The Best Way To Setup A Home Office Filesystem On The Cheap

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I was helping my mom update the computers in her office the other day when I noticed how inefficiently she was storing and backing up her computer files.

On her shelf were a plethora of external USB hard drives all hooked up to a single computer. Whenever she created an important file that required a backup, she would manually copy the file across several of the hard drives so that she had multiple redundant copies.

Whenever she needed to use a different computer, she would manually unplug the desired external hard drive and hook it up to the new computer.

Finally once she was done, she would then return the drive back to her main computer where she would perform her manual backup procedures again.usbhdd

Does this sound tedious to you? This system of managing and backing up files is all fine and good as long as you remember to synchronize your important files across all of your backup drives whenever you make any changes.

But in reality, running your file system this way is a major pain in the ass. Not to mention the fact that it makes file sharing across multiple users and computers almost impossible because you need to keep track of which hard drive is hooked up to which computer.

Running a business this way is tantamount to file system suicide. Sooner or later, you’re going to forget to back up your files, one of your hard drives will die and you’ll lose all of your critical information.

How Do You Manage Your Small Business Files?

My mom can get away with running her home office this way because she’s only dealing with her own personal data. Very few files are truly mission critical.

But if you are running a small business, you really need a more robust way of managing data especially if you have multiple employees that all need to access the same files at the same time.

With a business, it is unacceptable to lose any important files or customer backups ever. Clearly, the clunky way my mom manages her files is not the way to go.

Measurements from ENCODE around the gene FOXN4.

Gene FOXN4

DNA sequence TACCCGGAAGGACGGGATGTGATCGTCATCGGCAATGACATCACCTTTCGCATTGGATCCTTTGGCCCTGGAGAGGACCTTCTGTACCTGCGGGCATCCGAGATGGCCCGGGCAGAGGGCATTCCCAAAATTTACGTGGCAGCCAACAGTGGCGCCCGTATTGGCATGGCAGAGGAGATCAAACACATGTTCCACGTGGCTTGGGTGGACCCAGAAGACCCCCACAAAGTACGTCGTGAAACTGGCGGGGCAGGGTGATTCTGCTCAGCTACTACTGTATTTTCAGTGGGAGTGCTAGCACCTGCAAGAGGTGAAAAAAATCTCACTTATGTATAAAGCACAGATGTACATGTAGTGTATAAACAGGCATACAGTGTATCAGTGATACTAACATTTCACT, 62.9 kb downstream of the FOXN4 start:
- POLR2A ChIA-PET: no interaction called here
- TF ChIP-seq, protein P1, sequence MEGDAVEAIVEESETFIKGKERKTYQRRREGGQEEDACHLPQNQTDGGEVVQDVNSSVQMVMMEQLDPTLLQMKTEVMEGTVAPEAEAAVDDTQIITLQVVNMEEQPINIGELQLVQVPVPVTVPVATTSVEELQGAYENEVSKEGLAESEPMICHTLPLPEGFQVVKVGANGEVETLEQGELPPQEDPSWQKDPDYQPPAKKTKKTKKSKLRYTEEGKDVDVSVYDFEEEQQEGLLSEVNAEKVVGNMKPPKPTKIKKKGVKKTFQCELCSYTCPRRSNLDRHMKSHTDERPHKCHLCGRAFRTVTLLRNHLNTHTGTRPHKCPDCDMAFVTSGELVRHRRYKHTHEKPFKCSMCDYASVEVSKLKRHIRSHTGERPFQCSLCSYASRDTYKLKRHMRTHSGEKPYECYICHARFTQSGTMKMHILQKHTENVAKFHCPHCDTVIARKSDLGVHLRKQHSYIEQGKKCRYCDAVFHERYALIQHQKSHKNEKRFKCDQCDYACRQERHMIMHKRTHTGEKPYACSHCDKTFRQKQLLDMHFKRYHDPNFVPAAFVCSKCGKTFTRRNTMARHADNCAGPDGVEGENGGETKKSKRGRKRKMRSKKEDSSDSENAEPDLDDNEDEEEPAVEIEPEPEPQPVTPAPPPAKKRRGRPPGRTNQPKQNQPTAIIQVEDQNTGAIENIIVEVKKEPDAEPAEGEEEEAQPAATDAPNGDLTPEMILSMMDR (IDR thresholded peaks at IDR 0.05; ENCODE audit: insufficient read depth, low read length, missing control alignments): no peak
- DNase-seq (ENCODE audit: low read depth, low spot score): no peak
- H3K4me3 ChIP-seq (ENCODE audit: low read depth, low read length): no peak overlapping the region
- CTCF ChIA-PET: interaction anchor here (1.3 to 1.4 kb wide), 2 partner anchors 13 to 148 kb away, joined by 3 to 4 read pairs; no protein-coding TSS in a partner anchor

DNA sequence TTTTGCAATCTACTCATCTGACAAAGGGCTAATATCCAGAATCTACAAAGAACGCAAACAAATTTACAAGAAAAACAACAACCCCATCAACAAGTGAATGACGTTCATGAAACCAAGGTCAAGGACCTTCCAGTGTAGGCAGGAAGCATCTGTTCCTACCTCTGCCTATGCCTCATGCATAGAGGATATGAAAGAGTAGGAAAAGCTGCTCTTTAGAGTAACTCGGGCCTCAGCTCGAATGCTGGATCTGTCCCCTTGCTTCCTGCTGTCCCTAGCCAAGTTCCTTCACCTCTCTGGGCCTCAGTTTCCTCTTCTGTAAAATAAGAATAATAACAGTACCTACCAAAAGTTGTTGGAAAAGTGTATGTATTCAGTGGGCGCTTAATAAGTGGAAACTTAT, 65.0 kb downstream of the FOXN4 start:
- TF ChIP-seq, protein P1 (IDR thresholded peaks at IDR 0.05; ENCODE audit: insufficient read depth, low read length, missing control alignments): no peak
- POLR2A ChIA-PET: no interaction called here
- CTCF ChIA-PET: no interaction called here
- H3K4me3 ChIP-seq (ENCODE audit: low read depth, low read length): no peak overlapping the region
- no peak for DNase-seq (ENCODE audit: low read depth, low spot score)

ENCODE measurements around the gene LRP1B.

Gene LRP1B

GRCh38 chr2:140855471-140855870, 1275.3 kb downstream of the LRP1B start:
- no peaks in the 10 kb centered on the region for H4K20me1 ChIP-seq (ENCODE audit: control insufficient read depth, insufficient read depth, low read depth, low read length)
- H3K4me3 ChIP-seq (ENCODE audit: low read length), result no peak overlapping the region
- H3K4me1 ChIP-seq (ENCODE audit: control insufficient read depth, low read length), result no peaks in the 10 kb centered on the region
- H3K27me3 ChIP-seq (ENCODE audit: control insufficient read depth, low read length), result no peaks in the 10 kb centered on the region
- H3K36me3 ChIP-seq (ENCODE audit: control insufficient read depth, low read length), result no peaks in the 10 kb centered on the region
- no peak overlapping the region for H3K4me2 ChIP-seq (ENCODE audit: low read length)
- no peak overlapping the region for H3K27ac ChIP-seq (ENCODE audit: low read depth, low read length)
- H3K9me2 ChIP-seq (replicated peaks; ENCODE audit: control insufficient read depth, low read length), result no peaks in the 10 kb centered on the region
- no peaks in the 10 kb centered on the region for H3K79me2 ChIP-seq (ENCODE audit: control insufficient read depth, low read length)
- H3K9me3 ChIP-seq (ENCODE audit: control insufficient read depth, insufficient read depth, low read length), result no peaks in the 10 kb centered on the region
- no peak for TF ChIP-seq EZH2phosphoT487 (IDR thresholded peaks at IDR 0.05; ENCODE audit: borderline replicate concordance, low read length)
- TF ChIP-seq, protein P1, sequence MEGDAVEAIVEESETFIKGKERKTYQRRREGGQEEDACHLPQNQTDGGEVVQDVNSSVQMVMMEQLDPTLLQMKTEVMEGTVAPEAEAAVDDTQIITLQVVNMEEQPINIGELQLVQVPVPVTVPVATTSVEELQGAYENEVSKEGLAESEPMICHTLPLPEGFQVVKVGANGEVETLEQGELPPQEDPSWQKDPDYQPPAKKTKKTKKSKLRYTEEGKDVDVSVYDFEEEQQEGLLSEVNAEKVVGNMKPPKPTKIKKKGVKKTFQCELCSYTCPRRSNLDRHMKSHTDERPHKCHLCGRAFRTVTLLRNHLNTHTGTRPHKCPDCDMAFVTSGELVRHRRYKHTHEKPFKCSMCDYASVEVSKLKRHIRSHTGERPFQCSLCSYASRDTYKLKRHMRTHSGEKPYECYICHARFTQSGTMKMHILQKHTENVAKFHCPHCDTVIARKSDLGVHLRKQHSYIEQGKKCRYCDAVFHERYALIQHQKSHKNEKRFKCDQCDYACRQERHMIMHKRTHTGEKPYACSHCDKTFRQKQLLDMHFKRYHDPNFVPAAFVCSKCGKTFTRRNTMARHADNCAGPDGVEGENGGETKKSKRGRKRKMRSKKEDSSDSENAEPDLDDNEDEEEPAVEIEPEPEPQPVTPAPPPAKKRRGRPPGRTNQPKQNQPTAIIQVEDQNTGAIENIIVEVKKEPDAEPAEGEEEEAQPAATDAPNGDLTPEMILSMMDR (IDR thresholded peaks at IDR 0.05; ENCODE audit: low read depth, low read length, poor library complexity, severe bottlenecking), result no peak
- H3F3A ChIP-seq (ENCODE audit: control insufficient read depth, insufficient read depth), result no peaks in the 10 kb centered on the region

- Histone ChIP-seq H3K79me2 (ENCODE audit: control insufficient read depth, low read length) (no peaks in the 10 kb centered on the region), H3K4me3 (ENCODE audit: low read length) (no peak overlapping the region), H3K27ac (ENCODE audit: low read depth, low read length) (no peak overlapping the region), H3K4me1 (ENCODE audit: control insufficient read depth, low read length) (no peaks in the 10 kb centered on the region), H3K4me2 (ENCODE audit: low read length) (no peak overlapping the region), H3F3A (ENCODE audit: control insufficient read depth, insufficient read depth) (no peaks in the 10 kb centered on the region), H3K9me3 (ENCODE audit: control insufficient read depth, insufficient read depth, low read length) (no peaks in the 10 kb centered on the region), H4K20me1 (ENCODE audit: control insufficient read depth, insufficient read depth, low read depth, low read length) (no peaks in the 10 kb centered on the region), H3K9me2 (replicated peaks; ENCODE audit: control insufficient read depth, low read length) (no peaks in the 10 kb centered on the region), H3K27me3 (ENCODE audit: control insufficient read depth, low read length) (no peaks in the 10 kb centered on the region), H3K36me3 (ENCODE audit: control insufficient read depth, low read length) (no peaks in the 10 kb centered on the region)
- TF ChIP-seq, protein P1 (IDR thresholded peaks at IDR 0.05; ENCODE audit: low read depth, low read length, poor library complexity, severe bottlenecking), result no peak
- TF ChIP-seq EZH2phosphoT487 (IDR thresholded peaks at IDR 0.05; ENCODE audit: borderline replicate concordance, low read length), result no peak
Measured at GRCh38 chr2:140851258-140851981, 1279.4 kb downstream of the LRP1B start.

Requirements For A Small Business

So what does a small business need for its file storage needs? At a bare minimum, I would say the following requirements are required.

  • All of your files should be backed up redundantly across one or more hard drives
  • All files should be easily accessible across all computers in your office with configurable access restrictions on a per user basis
  • Managing the backups and restoration of data should require little or no technical knowledge. Everything should just work right out of the box.
  • When a hard drive goes down, the administrator should be automatically notified immediately so the faulty drive can be immediately replaced.
  • There should be some provision for an offsite backup in case of fire.

How Can I Setup A Redundant Filesystem On The Cheap?

If you are thinking about starting a small business, chances are you won’t have a large IT budget. If you are not technically inclined, you are probably afraid that you won’t be able to effectively implement and manage a robust file management system.

These are both legitimate concerns.

Thankfully, there are now many out of the box systems that implement network attached storage facilities that are fully redundant and easy to administer.

Depending on your file storage needs, these filesystems in a box can range anywhere from a few hundred dollars to a few thousand.

Installing the network attached storage system is as easy as hooking up the box to your home network and running through an easy to follow web wizard.

Once everything is setup, you’ll have a filesystem that can be accessed across any computer in your network and it will be fully backed up automatically.

What Do I Use?